Birdbrain, indeed!

[Here, a crow reaches food by adding stones to containers
in order to raise the water level. Pretty crafty.]

Without a doubt, one of my favorite aspects of human society is our love of puzzles. We have this marvelous desire to challenge each other with all sorts of mechanical puzzles, logic games, pen-and-paper puzzles, apps, and riddles, and arguably the only thing better than creating such diabolical obstacles is overcoming them.

But humans aren’t the only puzzle solvers on the planet. In previous blog posts, we’ve explored the puzzly skills of octopuses and cockatoos, two immensely clever species that’ve each tackled their fair share of mechanical puzzles.

Sure, they’re not solving Sudoku grids or unraveling centuries-old mysteries like Nicolas Cage in National Treasure, but they are putting memory, dexterity, and problem solving to the test with remarkable success.

And today, we welcome a third non-human species to the pantheon of Earthly puzzle solvers: crows.

Check out this video, a segment from a BBC documentary, featuring a crow solving a multi-stage mechanical puzzle in order to feed itself:

[Not quite a feast for crows, is it?]

While this video is amazing, I can’t say I’m surprised. Crows are immensely clever creatures. I remember reading a news story from Japan a few years ago about crows outwitting numerous anti-crow efforts by the Japanese to control the sometimes-dangerous birds. (In Tokyo, crows have caused power outages, downed Internet lines, and even injured citizens.)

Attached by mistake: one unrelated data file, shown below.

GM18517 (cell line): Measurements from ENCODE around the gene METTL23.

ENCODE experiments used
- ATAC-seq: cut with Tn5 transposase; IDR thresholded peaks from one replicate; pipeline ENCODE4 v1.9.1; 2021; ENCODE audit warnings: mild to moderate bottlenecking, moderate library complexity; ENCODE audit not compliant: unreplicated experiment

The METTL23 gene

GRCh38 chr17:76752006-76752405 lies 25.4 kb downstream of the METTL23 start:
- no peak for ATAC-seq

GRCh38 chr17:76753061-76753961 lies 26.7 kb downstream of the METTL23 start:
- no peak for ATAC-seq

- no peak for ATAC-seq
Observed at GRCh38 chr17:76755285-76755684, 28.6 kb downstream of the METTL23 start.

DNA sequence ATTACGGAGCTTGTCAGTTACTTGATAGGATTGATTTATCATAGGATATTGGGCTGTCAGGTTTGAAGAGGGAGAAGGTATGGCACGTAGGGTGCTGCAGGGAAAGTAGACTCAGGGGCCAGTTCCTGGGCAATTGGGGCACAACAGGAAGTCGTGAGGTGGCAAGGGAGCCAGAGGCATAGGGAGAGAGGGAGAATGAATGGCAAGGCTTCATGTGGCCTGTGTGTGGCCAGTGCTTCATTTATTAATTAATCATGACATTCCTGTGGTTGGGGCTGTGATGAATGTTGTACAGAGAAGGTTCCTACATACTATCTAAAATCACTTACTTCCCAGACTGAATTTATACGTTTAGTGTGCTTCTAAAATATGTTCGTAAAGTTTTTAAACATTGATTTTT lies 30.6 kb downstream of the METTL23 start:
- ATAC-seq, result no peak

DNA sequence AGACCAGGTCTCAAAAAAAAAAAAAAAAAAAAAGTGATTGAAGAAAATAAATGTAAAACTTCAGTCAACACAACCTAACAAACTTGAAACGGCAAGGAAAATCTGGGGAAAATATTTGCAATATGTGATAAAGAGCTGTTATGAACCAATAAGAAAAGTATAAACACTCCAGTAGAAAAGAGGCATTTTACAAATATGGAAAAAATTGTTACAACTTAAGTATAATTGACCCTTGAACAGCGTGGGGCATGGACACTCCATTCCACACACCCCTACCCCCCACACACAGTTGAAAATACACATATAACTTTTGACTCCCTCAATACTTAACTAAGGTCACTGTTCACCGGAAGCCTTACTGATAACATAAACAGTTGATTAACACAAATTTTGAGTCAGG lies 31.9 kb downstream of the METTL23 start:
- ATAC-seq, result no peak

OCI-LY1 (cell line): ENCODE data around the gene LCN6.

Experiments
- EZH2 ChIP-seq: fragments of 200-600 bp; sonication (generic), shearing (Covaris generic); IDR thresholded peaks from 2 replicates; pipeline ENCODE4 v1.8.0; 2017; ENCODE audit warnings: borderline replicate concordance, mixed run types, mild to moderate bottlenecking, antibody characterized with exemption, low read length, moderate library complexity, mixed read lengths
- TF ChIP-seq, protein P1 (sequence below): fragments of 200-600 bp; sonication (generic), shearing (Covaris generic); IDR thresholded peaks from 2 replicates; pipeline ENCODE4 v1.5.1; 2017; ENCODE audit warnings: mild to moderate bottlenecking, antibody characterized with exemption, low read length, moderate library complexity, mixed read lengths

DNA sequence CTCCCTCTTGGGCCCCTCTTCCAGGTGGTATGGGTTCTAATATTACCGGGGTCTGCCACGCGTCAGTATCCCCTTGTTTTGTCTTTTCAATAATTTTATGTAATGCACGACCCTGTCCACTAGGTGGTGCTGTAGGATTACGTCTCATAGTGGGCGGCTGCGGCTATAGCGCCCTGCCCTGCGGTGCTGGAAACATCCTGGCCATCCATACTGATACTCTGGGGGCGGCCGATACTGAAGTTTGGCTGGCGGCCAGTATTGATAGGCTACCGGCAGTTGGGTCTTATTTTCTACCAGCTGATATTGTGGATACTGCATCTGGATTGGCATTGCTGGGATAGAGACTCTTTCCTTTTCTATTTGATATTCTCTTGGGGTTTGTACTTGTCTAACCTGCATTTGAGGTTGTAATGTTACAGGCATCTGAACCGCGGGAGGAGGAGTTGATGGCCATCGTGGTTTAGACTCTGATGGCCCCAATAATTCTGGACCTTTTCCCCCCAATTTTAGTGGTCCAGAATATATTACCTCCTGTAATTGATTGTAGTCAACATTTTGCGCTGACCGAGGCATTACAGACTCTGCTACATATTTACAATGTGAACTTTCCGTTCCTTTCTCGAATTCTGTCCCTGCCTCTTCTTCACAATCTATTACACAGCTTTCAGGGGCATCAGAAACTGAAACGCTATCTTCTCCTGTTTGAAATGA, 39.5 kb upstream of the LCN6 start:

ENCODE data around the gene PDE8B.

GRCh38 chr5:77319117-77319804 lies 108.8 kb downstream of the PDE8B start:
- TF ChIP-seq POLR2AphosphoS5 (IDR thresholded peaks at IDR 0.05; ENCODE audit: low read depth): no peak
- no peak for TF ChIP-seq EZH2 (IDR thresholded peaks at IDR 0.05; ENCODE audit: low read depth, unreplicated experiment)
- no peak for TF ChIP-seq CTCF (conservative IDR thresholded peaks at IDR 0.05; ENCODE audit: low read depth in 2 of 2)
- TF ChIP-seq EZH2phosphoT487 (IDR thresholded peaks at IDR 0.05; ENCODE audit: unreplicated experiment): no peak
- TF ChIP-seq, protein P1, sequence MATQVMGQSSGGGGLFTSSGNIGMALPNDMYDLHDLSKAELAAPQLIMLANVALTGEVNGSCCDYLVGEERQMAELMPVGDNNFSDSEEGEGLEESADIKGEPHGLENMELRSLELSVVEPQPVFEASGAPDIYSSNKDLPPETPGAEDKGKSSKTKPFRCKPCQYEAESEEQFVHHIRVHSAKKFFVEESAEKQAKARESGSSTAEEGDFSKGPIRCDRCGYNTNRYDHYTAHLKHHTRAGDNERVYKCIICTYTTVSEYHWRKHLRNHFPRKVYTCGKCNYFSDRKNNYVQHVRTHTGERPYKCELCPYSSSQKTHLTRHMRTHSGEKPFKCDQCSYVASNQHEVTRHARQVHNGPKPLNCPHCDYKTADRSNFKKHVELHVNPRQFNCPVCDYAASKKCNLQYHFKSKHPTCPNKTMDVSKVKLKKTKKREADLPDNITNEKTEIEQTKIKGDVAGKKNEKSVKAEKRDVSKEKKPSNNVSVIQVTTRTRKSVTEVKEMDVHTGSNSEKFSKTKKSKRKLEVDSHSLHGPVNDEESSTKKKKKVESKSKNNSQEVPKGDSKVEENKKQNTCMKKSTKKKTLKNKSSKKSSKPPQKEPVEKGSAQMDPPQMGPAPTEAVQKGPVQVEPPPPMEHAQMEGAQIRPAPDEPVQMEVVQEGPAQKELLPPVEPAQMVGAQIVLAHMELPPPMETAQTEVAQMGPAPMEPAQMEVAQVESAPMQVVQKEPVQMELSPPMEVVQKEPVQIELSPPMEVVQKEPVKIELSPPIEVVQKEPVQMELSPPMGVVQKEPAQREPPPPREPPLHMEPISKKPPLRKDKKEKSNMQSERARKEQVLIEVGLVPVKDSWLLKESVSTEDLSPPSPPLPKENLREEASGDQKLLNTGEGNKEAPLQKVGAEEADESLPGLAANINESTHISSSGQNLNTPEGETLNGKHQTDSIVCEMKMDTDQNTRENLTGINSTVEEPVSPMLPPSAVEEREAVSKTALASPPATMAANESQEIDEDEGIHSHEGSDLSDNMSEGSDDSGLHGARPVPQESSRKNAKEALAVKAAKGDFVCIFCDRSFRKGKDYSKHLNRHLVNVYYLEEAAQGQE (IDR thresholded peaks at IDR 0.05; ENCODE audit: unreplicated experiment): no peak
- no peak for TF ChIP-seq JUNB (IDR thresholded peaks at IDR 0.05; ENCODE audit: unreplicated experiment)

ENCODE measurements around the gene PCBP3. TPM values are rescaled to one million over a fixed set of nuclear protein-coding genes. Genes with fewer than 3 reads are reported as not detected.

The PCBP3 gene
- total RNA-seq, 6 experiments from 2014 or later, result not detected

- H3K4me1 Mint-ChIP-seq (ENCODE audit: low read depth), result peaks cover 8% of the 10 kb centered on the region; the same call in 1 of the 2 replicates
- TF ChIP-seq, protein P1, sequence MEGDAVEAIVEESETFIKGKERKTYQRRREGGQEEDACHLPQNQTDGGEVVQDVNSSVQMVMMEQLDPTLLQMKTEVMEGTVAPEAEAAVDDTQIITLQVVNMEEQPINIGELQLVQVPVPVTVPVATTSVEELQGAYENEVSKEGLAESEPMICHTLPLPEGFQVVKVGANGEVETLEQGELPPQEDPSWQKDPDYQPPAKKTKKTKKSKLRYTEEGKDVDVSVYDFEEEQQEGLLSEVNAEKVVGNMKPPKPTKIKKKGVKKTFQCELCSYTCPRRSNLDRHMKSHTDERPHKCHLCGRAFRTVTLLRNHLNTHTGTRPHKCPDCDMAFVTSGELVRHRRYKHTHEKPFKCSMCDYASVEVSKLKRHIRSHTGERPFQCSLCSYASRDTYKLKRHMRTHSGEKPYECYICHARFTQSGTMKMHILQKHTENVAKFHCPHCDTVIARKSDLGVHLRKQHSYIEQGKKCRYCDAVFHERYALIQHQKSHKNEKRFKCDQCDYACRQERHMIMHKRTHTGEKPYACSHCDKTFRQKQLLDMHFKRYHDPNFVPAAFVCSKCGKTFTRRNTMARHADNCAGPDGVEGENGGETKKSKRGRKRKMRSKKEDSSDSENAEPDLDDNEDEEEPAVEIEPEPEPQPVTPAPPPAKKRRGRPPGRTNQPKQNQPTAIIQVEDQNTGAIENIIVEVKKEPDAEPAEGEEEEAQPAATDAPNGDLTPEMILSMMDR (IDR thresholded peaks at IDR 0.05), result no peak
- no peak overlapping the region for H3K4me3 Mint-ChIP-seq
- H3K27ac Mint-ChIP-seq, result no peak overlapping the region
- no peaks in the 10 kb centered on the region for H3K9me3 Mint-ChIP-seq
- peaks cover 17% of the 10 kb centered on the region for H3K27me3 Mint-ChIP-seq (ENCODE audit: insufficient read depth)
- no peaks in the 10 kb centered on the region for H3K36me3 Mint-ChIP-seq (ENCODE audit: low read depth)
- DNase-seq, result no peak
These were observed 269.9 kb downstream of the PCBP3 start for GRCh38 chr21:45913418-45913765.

When anti-crow traps and sweeps began thinning their numbers, the crows responded by building multiple fake nests to mislead and flummox employees tasked with controlling the bird problem.

And with puzzly skills like those shown in the video on their side, those crows could prove to be an even bigger challenge than they expect.

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Puzzles are for the birds.

The vast majority of topics covered by this blog involve puzzles created, solved, and enjoyed by humans, but every once in a while, I stumble across a story that reminds me puzzle-solving is hardly restricted to bipedal opposable-thumb-toting mammals like ourselves.

Yes, much like the intrepid and wily octopus who graced the pages of this blog a few months ago, we proudly welcome another species into the puzzle-fiend world:

The cockatoo.

Scientists recently tested the Goffin’s Cockatoo’s ability to manipulate various locks and deadbolts to see both how the birds negotiated the locks (which often operated in sequence, requiring several different actions in a certain order) and then whether the birds would apply previously-learned patterns to new variations they encountered.

It turns out the birds weren’t flummoxed at all by the variations, moving through them with the same deftness, tenacity, and creativity it took to achieve their tasty prizes in the first place. (Click here for greater detail on the experiments themselves.)

Yes, some of the birds figured it out by observing others, or by encountering each of the locks individually at first, but at least one of the birds solved it without any assistance whatsoever. Truly, this cockatoo is the door-opening snake of the bird kingdom, meant to be feared and respected in equal measure. (Video link for those interested in door-opening snake evidence.)

I guess I shouldn’t be surprised to add another species to the list of puzzle-solving creatures. After all, we’ve got anagramming dogs and word-weaving spiders here at PuzzleNation, so there’s plenty of precedents.

In any case, please welcome the Goffin’s cockatoo to our puzzle-loving family, and enjoy this video of the cockatoo locksmiths (lockatoos?) at work: